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Move In Checklist Empties Boxes Fast


I’m thinking about committing a felony. I am going to break into my neighbors' 6,000-square-foot home and empty their moving boxes.

These people have lived in the house for 15 months. They still have moving boxes in their dining room stacked to their coffered ceiling. They have stacks of boxes in their three-car garage. They have boxes peering through bedroom windows like forlorn little prisoners.

Clearly, these people are civilians. For one, the coffered ceiling and three-car garage. For two, all those boxes.

If there is one thing military life teaches a person is that you gotta get rid of those boxes. Move in to military housing a few times, and you learn that a house is small enough without all those boxes soaking up your square footage -- and sapping your energy.

Move in to your new place with our checklist and move on to a much better life:

Never pack anything you do not want to unpack. The best move into military housing happens before you move in. The minute you get orders, every time your hand touches something in your house, start asking yourself: Do I want to unpack this? If the answer is no, get rid of it. Psychologists have found that periods of transition (like a marriage or a move) are a time when people can let go of stuff more easily.

Map the kitchen before your boxes arrive. I have befriended military spouses who know exactly where every item in their home is going before a single mover crosses their threshold. These women tend to wear Keds and pearls. I’m not so peppy. But I have found that it is totally worth my time to take a picture of all the storage in my new kitchen. Then I map out on paper where things will live. That way, the prime real estate in the kitchen (the cabinet above the dishwasher, the drawer next to the stove) is filled with the most essential items, not Christmas cookie cutters and grapefruit spoons.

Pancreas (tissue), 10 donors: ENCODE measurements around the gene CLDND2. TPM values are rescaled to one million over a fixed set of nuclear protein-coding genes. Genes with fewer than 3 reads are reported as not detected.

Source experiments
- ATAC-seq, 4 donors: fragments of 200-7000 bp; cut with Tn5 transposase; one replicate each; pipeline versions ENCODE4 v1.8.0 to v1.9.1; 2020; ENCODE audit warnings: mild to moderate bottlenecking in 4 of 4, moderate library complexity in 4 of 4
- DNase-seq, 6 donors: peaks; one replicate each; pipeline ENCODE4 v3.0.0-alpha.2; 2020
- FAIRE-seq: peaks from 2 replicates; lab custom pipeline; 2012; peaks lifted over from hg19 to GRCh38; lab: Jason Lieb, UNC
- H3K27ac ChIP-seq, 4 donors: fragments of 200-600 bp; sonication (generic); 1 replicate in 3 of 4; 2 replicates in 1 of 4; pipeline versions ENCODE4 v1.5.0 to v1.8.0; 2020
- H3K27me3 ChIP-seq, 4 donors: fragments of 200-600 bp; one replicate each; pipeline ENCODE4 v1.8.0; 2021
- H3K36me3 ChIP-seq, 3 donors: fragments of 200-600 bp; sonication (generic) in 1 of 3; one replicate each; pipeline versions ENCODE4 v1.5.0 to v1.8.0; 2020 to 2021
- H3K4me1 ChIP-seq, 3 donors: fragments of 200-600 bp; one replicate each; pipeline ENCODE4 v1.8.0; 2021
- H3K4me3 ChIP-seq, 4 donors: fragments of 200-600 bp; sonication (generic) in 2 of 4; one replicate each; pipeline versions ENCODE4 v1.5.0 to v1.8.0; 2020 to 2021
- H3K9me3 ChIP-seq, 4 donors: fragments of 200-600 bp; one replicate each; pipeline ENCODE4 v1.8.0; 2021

Never start opening a new box until the old one is finished. When I first started moving, I would open boxes because I was looking for something. I needed to find my shoes. Or I thought that there was some silverware in here somewhere.

All those half-emptied boxes turned into a big undoable mess. One of my neighbors in military housing taught me that the secret to clearing boxes is to open the box, find a home for everything in the box, then cut the box flat and stack it outside.

Avoid the biggest moving mistake. The biggest mistake military families make when they move is to open a box of nonessentials. When they don’t know exactly where an item is going to go, they push that box to the side and open another box. Wrong answer. Instead, take a deep breath and make a good guess about where that item should go. If you can’t find a home for an item, maybe that should tell you that the item belongs in someone else’s home. Start a box of items that is headed to your new local charity shop.

Empty every box within two weeks of the move in. After the initial two move in days when you need to find essentials (like towels and sheets), the goal is to empty all the boxes within a week. One of my neighbors in Japan taught me to move clockwise through a room from the top box to the bottom. Don’t let yourself read the mover’s description of what is in the box. Just methodically empty boxes. That way, finding a box with just a lampshade or two in it is a fun surprise.

Anything that has not left its box in two moves is dead. After your first couple of moves, you start developing these boxes that have more than one moving sticker on them. It is probably OK for something to go unused in one house -- wool coats in Tampa, anyone? When boxes go unopened in more than two houses, that means that you don’t need that item anymore. You don’t even have to open the box. Let it go before CSI comes poking around.

Remember William Morris was talking to you. Morris said, “Have nothing in your houses that you do not know to be useful or believe to be beautiful.” The English textile designer was originally talking about the golden rules that surround the art of the home. But really he was thinking about you military families stuck in that old housing with the concrete block walls.

Housing is small. Life is short. Empty those boxes now or I may have to come over and help you with that.

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Jacey Eckhart PCS

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Jacey Eckhart is the former Director of Spouse and Family Programs at and a military sociologist.  Since 1996, Eckhart’s take on military families has been featured in her syndicated column, her book The Homefront Club, and her award winning CDs These Boots and I Married a Spartan??

Most recently she has been featured as a military family subject matter expert on NBC Dateline, CBS morning news, CNN, NPR and the New York Times.  Eckhart is an Air Force brat, a Navy wife and an Army mom.  

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